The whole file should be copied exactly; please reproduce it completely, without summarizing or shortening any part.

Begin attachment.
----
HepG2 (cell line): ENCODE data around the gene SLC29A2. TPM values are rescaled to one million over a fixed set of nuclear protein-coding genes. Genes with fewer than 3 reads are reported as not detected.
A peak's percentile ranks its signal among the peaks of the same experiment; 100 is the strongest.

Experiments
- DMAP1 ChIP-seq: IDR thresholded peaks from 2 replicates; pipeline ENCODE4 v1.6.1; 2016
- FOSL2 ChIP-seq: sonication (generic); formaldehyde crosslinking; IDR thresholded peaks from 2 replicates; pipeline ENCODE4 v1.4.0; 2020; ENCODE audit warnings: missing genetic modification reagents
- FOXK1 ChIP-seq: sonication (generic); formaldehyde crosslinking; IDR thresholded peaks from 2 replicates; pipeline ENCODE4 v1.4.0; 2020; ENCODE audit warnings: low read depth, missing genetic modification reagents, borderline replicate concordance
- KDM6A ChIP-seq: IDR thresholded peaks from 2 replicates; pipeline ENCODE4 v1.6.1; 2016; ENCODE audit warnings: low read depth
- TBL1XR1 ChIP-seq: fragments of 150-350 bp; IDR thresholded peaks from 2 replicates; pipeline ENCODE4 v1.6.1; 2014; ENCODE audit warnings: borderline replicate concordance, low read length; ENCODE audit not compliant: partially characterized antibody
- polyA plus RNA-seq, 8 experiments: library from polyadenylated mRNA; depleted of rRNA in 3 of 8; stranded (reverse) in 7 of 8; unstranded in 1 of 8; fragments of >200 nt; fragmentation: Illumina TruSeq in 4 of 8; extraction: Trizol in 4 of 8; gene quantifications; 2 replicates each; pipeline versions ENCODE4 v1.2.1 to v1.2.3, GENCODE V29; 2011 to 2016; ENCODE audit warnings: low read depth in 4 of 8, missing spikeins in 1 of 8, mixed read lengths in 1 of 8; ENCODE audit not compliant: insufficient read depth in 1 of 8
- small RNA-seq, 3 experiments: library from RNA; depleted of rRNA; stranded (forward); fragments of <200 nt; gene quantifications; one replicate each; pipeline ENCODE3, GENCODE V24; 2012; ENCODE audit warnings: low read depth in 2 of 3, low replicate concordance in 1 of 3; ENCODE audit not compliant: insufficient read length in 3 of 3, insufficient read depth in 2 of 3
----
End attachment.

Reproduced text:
HepG2 (cell line): ENCODE data around the gene SLC29A2. TPM values are rescaled to one million over a fixed set of nuclear protein-coding genes. Genes with fewer than 3 reads are reported as not detected.
A peak's percentile ranks its signal among the peaks of the same experiment; 100 is the strongest.

Experiments
- DMAP1 ChIP-seq: IDR thresholded peaks from 2 replicates; pipeline ENCODE4 v1.6.1; 2016
- FOSL2 ChIP-seq: sonication (generic); formaldehyde crosslinking; IDR thresholded peaks from 2 replicates; pipeline ENCODE4 v1.4.0; 2020; ENCODE audit warnings: missing genetic modification reagents
- FOXK1 ChIP-seq: sonication (generic); formaldehyde crosslinking; IDR thresholded peaks from 2 replicates; pipeline ENCODE4 v1.4.0; 2020; ENCODE audit warnings: low read depth, missing genetic modification reagents, borderline replicate concordance
- KDM6A ChIP-seq: IDR thresholded peaks from 2 replicates; pipeline ENCODE4 v1.6.1; 2016; ENCODE audit warnings: low read depth
- TBL1XR1 ChIP-seq: fragments of 150-350 bp; IDR thresholded peaks from 2 replicates; pipeline ENCODE4 v1.6.1; 2014; ENCODE audit warnings: borderline replicate concordance, low read length; ENCODE audit not compliant: partially characterized antibody
- polyA plus RNA-seq, 8 experiments: library from polyadenylated mRNA; depleted of rRNA in 3 of 8; stranded (reverse) in 7 of 8; unstranded in 1 of 8; fragments of >200 nt; fragmentation: Illumina TruSeq in 4 of 8; extraction: Trizol in 4 of 8; gene quantifications; 2 replicates each; pipeline versions ENCODE4 v1.2.1 to v1.2.3, GENCODE V29; 2011 to 2016; ENCODE audit warnings: low read depth in 4 of 8, missing spikeins in 1 of 8, mixed read lengths in 1 of 8; ENCODE audit not compliant: insufficient read depth in 1 of 8
- small RNA-seq, 3 experiments: library from RNA; depleted of rRNA; stranded (forward); fragments of <200 nt; gene quantifications; one replicate each; pipeline ENCODE3, GENCODE V24; 2012; ENCODE audit warnings: low read depth in 2 of 3, low replicate concordance in 1 of 3; ENCODE audit not compliant: insufficient read length in 3 of 3, insufficient read depth in 2 of 3